The early postnatal years are marked by a rapid maturation of cognitive, social, and behavioral abilities as infants progress from helplessness to autonomy, and children and adolescents develop more sophisticated ways of thinking. The information and abilities acquired by infants, children, and adolescents are staggering. The impact that these early years have on personality development and behavior is profound, longlasting, and at times, refractory to treatment interventions. The consequences of physical or emotional childhood trauma are seen in every psychiatric practice. For such dramatic cognitive, behavioral, and emotional changes, there must be an underlying neurobiological substrate. Neuroscience is exploring the structural and functional foundations of normal postnatal maturation and how it is impacted by the environment.
[...] These findings offer evidence for substantial remodeling of cognitive neural networks in response to early environmental manipulations. Additionally, the observation that a specific set of neural connections involved in memory processing normally regresses after infancy has potentially fascinating implications for understanding phenomena such as infantile amnesia. Critical Periods for Cognition and Emotion The importance of critical periods does not apply solely to visual and language cortices. It has stunning implications for how early childhood experiences can leave brain traces that affect brain function and behavior throughout adult life. [...]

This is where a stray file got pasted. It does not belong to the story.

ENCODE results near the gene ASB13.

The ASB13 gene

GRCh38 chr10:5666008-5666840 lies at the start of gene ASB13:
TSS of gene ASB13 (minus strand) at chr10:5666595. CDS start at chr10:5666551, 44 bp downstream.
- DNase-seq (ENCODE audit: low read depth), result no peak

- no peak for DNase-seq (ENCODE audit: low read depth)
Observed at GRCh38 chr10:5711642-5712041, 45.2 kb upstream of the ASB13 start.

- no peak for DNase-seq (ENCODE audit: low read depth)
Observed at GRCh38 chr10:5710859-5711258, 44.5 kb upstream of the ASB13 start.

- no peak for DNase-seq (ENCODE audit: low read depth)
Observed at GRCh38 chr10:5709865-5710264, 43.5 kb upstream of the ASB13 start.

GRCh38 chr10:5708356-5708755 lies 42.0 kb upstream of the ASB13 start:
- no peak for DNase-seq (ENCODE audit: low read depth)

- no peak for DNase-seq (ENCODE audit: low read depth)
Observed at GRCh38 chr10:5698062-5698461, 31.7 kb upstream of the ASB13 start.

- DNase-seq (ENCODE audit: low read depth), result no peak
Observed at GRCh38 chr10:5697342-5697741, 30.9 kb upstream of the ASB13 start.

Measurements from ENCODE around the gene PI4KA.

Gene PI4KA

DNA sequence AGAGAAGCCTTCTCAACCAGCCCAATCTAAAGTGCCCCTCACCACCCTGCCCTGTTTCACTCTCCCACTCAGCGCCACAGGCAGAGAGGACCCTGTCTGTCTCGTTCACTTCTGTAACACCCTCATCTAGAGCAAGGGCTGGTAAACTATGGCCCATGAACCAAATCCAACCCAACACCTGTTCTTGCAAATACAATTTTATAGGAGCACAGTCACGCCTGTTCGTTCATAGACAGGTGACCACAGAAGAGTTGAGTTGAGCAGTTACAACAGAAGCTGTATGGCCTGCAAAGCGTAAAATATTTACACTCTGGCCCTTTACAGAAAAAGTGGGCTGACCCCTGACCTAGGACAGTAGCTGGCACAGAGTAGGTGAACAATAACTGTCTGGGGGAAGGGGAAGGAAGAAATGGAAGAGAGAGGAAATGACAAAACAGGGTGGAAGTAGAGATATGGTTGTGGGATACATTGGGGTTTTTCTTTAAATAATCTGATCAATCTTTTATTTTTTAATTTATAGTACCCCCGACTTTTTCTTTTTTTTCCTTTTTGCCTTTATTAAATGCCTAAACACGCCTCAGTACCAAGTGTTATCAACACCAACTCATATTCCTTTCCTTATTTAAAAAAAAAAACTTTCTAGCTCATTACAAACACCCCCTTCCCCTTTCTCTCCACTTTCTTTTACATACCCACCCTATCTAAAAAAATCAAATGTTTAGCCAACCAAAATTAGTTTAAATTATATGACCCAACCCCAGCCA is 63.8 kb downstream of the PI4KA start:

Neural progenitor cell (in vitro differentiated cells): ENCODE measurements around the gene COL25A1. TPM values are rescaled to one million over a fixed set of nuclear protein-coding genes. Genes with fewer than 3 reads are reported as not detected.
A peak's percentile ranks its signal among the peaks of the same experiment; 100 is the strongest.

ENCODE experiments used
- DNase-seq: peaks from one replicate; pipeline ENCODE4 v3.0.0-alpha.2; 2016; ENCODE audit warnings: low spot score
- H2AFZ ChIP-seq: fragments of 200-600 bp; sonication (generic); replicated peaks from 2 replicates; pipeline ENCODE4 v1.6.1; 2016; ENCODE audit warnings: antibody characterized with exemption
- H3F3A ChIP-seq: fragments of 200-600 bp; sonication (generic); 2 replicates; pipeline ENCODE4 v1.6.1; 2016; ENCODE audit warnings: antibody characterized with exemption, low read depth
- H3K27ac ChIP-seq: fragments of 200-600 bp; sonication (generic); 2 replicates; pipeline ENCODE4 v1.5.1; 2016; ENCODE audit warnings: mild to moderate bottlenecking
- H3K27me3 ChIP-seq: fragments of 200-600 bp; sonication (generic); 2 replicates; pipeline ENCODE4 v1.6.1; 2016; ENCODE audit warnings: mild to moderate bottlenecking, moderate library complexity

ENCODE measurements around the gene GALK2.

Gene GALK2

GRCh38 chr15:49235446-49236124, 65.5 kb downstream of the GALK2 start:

[...] Although these animals are born with a normal CNS, the abnormal visual input and neural activity induced by strabismus causes structural CNS changes. The morphology of retinogeniculate axons is altered, with smaller arbors and fewer boutons compared to normal. The lateral geniculate nucleus contains smaller neuronal cell bodies. The anatomical organization of the visual cortex is also altered with a reduction in the proportion of cells that respond to binocular input and a loss of the normal orientation selectivity. Early environmental manipulations may also impact higher cognitive functioning. [...]
[...] It may continue to serve a role in the development of postnatal prefrontal cortico- cortical projections. Many neuronal types alter their shape postnatally, corresponding to altered synaptic connections. In several cortical layers in the prefrontal cortex and other association cortices, pyramidal neurons continue dendritic outgrowth and spine formation throughout the first 2 postnatal years. Pyramidal neurons in layers III and V of the prefrontal cortex may not develop adultlike dendritic fields until adolescence. The pyramidal neurons of layer III are a major source of cortico-cortical connections, and they show intensive spine growth during early childhood, possibly as targets of thalamocortical and cortico-cortical fibers. [...]
[...] However, during early adulthood they manifest dramatically abnormal behavioral responses to environmental and pharmacological stresses. Antipsychotic medications ameliorate some of these abnormal responses. The abnormalities appear to be modiated by rewiring of the connections involved in the regulation of mesolimbic dopaminergic function. Rats with this developmental lesion have been studied as a potential animal model of a number of phenomena associated with schizophrenia. Behavioral studies in monkeys have shown that early childhood experience can have a profound impact on adult adaptation, especially in the context of social stress. [...]
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